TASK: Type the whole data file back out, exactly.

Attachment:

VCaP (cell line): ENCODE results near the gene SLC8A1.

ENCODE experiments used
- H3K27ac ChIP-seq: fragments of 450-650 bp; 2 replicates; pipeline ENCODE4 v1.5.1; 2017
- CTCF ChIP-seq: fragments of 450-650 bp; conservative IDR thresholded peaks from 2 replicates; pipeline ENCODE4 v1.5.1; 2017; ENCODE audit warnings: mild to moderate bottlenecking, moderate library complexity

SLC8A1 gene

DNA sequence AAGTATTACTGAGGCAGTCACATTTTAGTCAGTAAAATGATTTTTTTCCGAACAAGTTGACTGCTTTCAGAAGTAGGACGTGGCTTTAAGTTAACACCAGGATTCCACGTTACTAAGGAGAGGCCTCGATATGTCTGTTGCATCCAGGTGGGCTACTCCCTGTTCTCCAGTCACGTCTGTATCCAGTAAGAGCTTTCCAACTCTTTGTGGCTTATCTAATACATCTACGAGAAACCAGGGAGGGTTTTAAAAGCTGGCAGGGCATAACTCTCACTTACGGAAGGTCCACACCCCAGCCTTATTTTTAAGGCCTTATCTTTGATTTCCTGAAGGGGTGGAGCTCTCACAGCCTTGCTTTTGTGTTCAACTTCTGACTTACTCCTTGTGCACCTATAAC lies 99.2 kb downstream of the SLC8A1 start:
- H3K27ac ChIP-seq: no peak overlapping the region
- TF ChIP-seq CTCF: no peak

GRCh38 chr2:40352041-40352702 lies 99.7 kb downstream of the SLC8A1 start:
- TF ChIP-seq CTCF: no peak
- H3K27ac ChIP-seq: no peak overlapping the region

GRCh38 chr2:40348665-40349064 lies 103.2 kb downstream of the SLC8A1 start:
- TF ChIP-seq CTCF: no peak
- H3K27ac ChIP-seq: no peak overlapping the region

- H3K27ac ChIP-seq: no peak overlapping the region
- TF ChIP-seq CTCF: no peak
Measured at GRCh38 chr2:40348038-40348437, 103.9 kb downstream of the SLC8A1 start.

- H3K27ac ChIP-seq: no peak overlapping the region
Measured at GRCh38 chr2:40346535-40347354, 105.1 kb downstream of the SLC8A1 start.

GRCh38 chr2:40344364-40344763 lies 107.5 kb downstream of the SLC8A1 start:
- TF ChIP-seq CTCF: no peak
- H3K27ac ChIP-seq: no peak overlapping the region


VCaP (cell line): ENCODE results near the gene SLC8A1.

ENCODE experiments used
- H3K27ac ChIP-seq: fragments of 450-650 bp; 2 replicates; pipeline ENCODE4 v1.5.1; 2017
- CTCF ChIP-seq: fragments of 450-650 bp; conservative IDR thresholded peaks from 2 replicates; pipeline ENCODE4 v1.5.1; 2017; ENCODE audit warnings: mild to moderate bottlenecking, moderate library complexity

SLC8A1 gene

DNA sequence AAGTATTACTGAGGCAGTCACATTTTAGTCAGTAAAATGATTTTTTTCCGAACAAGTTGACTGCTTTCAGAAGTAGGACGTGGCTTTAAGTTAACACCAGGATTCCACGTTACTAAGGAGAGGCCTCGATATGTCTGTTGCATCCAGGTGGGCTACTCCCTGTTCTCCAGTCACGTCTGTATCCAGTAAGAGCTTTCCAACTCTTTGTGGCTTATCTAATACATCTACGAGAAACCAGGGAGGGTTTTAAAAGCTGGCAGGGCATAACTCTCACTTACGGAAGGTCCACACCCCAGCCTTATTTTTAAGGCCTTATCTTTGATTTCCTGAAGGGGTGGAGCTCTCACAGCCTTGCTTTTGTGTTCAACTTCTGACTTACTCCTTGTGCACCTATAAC lies 99.2 kb downstream of the SLC8A1 start:
- H3K27ac ChIP-seq: no peak overlapping the region
- TF ChIP-seq CTCF: no peak

GRCh38 chr2:40352041-40352702 lies 99.7 kb downstream of the SLC8A1 start:
- TF ChIP-seq CTCF: no peak
- H3K27ac ChIP-seq: no peak overlapping the region

GRCh38 chr2:40348665-40349064 lies 103.2 kb downstream of the SLC8A1 start:
- TF ChIP-seq CTCF: no peak
- H3K27ac ChIP-seq: no peak overlapping the region

- H3K27ac ChIP-seq: no peak overlapping the region
- TF ChIP-seq CTCF: no peak
Measured at GRCh38 chr2:40348038-40348437, 103.9 kb downstream of the SLC8A1 start.

- H3K27ac ChIP-seq: no peak overlapping the region
Measured at GRCh38 chr2:40346535-40347354, 105.1 kb downstream of the SLC8A1 start.

GRCh38 chr2:40344364-40344763 lies 107.5 kb downstream of the SLC8A1 start:
- TF ChIP-seq CTCF: no peak
- H3K27ac ChIP-seq: no peak overlapping the region